JeVois Smart Embedded Machine Vision Toolkit
The JeVois smart camera is used like a regular USB camera. To get started with a Linux host computer:
Download a disk image from http://jevois.org and flash it to a MicroSD card.
Insert MicroSD card into JeVois smart camera, with the MicroSD contacts pointing up as shown below.
Connect camera to a host computer. The smart camera requires up to 3.5 Watts of power, which is above the limit of what a single USB 2.0 port is designed to supply, but is within the limits of a single USB 3.0 port. It is important to use a high-quality USB-to-miniUSB cable that can carry that full power without loss. Look for a cable with 24awg power wires. It is recommended that you use a USB 3.0 port on your host computer, as those provide more power. If that is not available, you can use a USB Y-cable to connect to two USB 2.0 ports on your host computer, or to one USB 2.0 port and one external USB power supply (e.g., phone charger). Make sure that you do not use a USB hub, unless that hub has a strong external power supply (transformer, wall adapter).
Observe the LED on the smart camera next to the USB connector:
Start a video capture software. Try
guvcview (may need 'sudo apt-get install guvcview' or use your Linux package manager to find and install
guvcview for the first time, it may hang trying to open the sound device on your host computer. To avoid this, start
guvcview the first time from a Linux terminal, like this:
sudo apt-get install guvcview guvcview -ao none -f YUYV -x 640x360
guvcview will remember to not try to use sound (-ao none) next time you open it. Next time you can start it from the Ubuntu menu without requiring a terminal.
guvcview provides a great graphical user interface but does not work for all pixel formats. Sometimes it also crashes when changing pixel formats (e.g., from MJPG to YUYV). An alternative is to use
ffplay (may need 'sudo apt-get install ffmpeg' or use your Linux package manager to find and install
ffplay can display all pixel formats supported by JeVois and will reject a format if it does not exactly match what the hardware supports. Example:
sudo apt-get install ffmpeg ffplay /dev/video0 -pixel_format yuyv422 -video_size 640x300
The pixel_format values supported by JeVois are (see User guide to video modes and mappings for more information): 'yuyv422' for YUYV, 'gray' for GRAY, 'rgb565' for RGB565, 'mjpeg' for MJPG, 'bgr24' for BGR24, and 'bayer_rggb8' for BAYER.
Note that on Raspberry Pi 3, display framerate may be slow, especially if you are in power saving mode (small yellow lightning bolt shows up in top right corner of the screen, indicating that power supply is too weak to allow the Pi to run at full speed). Make sure you use a strong USB charger to power your Pi (e.g., with 2.1A output). The Raspberry Pi is just a little too slow for real-time video capture and display. Use of a faster Linux desktop computer is recommended for optimal video performance.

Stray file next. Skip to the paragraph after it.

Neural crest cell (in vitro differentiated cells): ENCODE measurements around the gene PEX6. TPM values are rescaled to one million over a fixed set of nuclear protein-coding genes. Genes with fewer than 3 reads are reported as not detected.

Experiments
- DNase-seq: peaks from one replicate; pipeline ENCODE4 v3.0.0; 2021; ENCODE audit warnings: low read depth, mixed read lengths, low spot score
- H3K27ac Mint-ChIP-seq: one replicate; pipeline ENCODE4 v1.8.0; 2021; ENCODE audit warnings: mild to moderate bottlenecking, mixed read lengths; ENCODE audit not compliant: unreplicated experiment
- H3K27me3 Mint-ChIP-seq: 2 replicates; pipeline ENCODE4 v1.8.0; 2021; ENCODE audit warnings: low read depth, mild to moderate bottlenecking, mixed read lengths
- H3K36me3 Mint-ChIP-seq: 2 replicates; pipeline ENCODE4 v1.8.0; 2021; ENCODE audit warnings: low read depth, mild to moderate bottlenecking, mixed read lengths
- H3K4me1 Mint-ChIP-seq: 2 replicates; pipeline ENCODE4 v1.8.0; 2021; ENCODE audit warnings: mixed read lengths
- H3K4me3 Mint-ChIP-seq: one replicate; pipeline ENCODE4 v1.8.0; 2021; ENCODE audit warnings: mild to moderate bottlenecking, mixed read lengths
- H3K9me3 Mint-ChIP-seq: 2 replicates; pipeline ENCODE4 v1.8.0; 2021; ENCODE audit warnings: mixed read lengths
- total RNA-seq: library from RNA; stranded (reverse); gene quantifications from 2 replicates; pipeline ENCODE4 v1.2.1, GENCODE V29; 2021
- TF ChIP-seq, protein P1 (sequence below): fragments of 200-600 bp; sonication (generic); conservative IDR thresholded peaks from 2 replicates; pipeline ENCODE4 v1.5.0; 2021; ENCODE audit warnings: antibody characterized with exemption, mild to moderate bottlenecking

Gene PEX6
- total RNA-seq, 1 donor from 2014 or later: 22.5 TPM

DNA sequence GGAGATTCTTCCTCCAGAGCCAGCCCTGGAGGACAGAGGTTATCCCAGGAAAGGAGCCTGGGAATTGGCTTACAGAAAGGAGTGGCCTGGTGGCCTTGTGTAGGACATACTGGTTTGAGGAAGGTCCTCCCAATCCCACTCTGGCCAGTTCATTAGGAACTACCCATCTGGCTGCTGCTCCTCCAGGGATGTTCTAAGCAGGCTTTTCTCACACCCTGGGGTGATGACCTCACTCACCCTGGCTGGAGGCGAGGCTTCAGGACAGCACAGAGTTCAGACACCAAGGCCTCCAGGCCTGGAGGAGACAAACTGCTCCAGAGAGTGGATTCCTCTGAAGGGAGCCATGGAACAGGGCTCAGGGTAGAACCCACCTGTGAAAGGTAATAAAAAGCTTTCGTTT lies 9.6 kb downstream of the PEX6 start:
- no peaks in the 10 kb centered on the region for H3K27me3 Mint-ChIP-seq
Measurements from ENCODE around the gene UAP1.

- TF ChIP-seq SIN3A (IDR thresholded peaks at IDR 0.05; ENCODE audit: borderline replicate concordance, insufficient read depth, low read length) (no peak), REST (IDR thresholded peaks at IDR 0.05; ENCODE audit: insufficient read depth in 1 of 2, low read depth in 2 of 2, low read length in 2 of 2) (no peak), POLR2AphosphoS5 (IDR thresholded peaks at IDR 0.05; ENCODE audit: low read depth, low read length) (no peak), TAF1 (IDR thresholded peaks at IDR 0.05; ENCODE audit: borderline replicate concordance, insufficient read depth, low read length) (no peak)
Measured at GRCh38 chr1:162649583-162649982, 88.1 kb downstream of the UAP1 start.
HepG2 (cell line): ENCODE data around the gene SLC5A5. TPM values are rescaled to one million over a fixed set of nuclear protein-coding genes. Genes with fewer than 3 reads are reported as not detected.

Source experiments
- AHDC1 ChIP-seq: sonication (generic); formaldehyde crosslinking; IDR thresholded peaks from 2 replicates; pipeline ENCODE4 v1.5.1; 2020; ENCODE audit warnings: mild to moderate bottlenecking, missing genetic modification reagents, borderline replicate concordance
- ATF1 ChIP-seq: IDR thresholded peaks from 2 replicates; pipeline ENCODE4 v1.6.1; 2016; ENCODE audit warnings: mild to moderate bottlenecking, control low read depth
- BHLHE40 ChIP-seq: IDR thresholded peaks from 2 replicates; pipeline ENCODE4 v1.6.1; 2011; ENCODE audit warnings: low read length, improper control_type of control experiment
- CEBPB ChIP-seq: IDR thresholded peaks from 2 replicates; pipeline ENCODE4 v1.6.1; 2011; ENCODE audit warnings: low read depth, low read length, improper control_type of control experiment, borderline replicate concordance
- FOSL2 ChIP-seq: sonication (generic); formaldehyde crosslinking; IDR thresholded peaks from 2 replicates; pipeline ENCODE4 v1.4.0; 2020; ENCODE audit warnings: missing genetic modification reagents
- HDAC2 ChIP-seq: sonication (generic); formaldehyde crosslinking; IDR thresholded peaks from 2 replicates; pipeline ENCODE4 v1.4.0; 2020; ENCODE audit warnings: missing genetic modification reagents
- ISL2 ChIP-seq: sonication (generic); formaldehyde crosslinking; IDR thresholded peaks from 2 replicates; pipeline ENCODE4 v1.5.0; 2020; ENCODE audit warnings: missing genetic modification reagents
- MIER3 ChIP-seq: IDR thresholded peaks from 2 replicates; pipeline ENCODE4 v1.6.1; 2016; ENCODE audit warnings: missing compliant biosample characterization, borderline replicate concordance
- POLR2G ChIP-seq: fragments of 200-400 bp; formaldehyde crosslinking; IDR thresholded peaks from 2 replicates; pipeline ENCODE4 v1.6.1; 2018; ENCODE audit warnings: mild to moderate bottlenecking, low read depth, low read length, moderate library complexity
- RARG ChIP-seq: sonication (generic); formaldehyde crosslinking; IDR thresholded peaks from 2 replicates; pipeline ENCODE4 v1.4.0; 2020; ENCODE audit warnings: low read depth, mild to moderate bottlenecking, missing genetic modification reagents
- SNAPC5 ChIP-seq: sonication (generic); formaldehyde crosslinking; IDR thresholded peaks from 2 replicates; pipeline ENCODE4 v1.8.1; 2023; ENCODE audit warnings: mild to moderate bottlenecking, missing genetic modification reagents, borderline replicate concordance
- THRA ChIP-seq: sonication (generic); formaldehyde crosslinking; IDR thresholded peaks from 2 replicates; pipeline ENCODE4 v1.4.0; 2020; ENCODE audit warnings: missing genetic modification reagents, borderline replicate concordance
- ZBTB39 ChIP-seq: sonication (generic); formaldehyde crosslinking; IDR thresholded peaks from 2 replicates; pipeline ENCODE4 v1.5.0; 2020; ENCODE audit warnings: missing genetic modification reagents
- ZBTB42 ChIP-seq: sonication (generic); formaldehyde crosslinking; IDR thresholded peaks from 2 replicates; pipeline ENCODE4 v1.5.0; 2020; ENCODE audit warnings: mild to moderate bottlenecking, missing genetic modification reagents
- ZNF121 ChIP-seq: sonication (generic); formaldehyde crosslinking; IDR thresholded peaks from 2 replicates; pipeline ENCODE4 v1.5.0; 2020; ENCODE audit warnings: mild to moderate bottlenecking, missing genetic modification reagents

Feel free to play with the controls (brightness, contrast, etc). They should all work in
guvcview. Remember that some controls are dependent over other controls, as in any USB camera. For example, "Exposure (Absolute)" will remain greyed out until you turn "Exposure, Auto" to "Manual Mode".
Selection of different machine vision algorithms is achieved by selecting different video resolutions in your video capture software. For example, in guvcview, first click on the "Video Controls" tab, then on the "Resolution" pull-down menu:
Make sure you quit your camera viewing software before you unplug your JeVois smart camera. Otherwise your host computer may become awfully confused trying to use a camera that does not exist anymore.
No shutdown procedure is needed before powering off your JeVois camera. Just close your video capture software and unplug the camera.
If things are not working right, try to type
dmesg in a Linux terminal and observe towards the end of what is printed. You should see something like this:
[...] [4768736.704777] usb 1-1.3: new high-speed USB device number 13 using xhci_hcd [4768736.809464] usb 1-1.3: New USB device found, idVendor=1d6b, idProduct=0102 [4768736.809470] usb 1-1.3: New USB device strings: Mfr=1, Product=2, SerialNumber=0 [4768736.809473] usb 1-1.3: Product: JeVois-A33 Smart Camera [4768736.809476] usb 1-1.3: Manufacturer: JeVois Inc [4768736.847915] uvcvideo: Found UVC 1.00 device JeVois-A33 Smart Camera (1d6b:0102) [4768736.849892] input: JeVois-A33 Smart Camera as /devices/pci0000:00/0000:00:1c.6/0000:09:00.0/usb1/1-1/1-1.3/1-1.3:1.0/input/input29 [4768736.851499] cdc_acm 1-1.3:1.2: ttyACM0: USB ACM device
If not, see below.
guvcview does not detect the JeVois smart camera
Possible causes include:
sudo killall -9 guvcviewand then try to connect your JeVois camera again.
guvcview shows video from another camera (for example, built-in camera on a laptop)
You can either use the pull-down menus in
guvcview to select your JeVois camera (click on "Video Controls" tab, then "Device" pull-down menu), or start guvcview like this
guvcview -d /dev/video1
On Linux, the first connected camera is
/dev/video0, the next one is
/dev/video1, and so on.
I would like to start in a particular vision mode but when
guvcview starts, it just uses the last mode I had selected previously
You can tell
guvcview to start in a particular mode, for example
guvcview -ao none -f YUYV -x 640x312
Will start the saliency + faces + object recognition demo.